Tales from behind the altar: The many roles of a wedding officiant

March 18 2015 | Guest post by Hannah Hill
In front of the officiant
"A little armwrestling in front of the officiant while filling in the papers." Photo by Nadejda Alimova

I am an officiant in the state of Georgia. Recently a bride asked me, "What do you do when you arrive at the venue?" and I had a time explaining it. So, this piece is about what a minister/officiant does before, during, and after a ceremony. I thought perhaps this might help couples understand how it works from my perspective.

I don’t know if it’s true for every officiant but, from the moment I walk into a wedding, I take on many different titles…

My first title, often, is babysitter.

The vast majority of weddings that I officiate are small and cozy, and thus small children — flower girls and ring bearers — are often milling around, while parents, aunts, and uncles are preparing. I will often find myself talking to wee kids. I tend to occupy them for a few moments at least until a parent, realizing their child is quiet, comes looking for them. They see me…

“Oh, hi!” I say, “I’m the minister.” There is usually some relief and a little perplexity. There’s a tattooed, female minister, sitting on the bottom of a flight of stairs, talking to a three-year-old about how itchy her dress is. Weird, but okay. Better than them running wild.

This role quickly changes as grandparents arrive and my title quickly becomes that of “The Inquisitioned.”

Which faith am I from? How many of these have I done? Do I know where the bathrooms are? Do I have an education for this? Most of these are innocent enough and kindly but, occasionally, I am the source of misplaced discontent. “I didn’t know women could wear collars,” said one. While another (slightly intoxicated) said, “Well, you’re better than the pagan priest they originally wanted, I guess.”

When this happens my job changes again…

For I am now the referee that is meant to handle such penalties with grace.

They are not personal attacks, they are cultural misgivings, and I am there to demonstrate why a pregnant woman in a collar with tattoos is as good a choice as any. I deflect discontent from the couple getting married, and handle fouls with grace.

Then in comes the couple, and I shift from referee to running back.

If they haven’t done a rehearsal (and many don’t) this will be the first time we’ve met in person and my role is now that of the best friend they didn’t know they had.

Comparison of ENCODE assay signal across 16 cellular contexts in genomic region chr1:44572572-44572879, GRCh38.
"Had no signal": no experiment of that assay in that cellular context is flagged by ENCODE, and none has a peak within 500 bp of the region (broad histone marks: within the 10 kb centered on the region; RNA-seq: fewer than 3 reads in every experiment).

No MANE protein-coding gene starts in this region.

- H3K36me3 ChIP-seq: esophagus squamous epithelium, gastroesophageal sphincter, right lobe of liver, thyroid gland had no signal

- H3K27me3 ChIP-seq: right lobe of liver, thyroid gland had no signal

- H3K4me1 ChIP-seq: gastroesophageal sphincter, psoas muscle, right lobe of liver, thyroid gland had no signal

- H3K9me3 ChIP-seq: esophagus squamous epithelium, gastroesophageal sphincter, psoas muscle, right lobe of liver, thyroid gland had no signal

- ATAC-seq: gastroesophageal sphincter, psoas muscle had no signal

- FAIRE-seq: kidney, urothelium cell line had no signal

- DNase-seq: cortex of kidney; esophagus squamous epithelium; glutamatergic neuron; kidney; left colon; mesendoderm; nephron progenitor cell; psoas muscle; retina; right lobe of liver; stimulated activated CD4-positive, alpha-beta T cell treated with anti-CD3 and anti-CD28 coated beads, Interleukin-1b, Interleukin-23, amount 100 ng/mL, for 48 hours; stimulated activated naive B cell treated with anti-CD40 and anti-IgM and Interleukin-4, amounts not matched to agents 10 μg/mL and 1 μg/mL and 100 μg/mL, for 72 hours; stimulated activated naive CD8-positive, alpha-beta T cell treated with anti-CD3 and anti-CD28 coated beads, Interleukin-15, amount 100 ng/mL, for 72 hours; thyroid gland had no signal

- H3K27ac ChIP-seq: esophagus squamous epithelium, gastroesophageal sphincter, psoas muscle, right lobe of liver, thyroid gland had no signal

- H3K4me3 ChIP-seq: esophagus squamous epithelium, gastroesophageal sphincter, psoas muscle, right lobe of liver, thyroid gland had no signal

“How are you doing,” I will ask or “Just don’t puke,” or “How much have you had to drink?” are all standard questions. I’ll ask for the wedding certificate and payment (because all too often these are forgotten in the joys of the ceremony) and ensure them that they won’t be left with awkward gaps in the service. “I got your back, and will guide you through it,” I’ll say, and they’ll look relieved.

I ask, “Who has the rings?” and someone will often point to the best man. More often than not the rings will end up in my pocket because, you know, safety. It is the reason why I always wear a jacket or pants with pockets.

Then my role shifts again to traffic director.

One partner is often standing beside me at this point, and the rest of the wedding party isn’t sure where to stand, or the mother of the bride can’t remember where she’s supposed to sit, or the flower girl is already trying to dispense her heavy basket of petals. So, I point out a spot to best man, or remind the groom that I got this, or pick out a seat for the bride’s mom, and direct the little girl to the back of the rows of seats, before heading back to my spot as if I knew the plan all along. When, really, I’m making it up as I go.

Nothing in the world is comforting like someone who knows what they’re doing. So, I become a traffic director to ease the tensions in the room while I wait for the music to begin.

And then it happens. The procession begins and my role of babysitter, Inquisitioned, referee, best friend, and traffic director all fade away and the real reason I'm here unfolds before us.

I mediate all kinds of commitment.

This is what I do. Sometimes, that commitment is mediated between audience, God, and couple. Often, it is just between the couple and audience. And other times it just the couple — standing in front of an audience making a commitment to themselves. Either way, I am needed to help guide the spoken words of things already understood, but too huge to say without help. I mediate, and it is the single best role I will ever have.

I've mediated the religious, the spiritual, the atheist, and the pagan. I have hand-fasted, read Hebrew, and read Vedic poems. I have read Christian scripture, led meditation before services with couples, and have ardently removed any mention of God, and remained steadfastly present regardless of their needs. It is my job to mediate their needs; it is not their job to revolve around mine.

Me? I like me some God. Yet, I realize that every human capable of love is worthy of committed love and nearly every committed love in our culture needs a mediator. So there I am, quite literally standing in the gap of an unmarried couple regardless of sex, gender, faith, or politics, and I mediate. I hand them rings, hold tissues, guide them to say “I do,” ask them questions, and remind them that it won’t always be easy. Then I ask them to remove me from the gap, to create their own space, and kiss.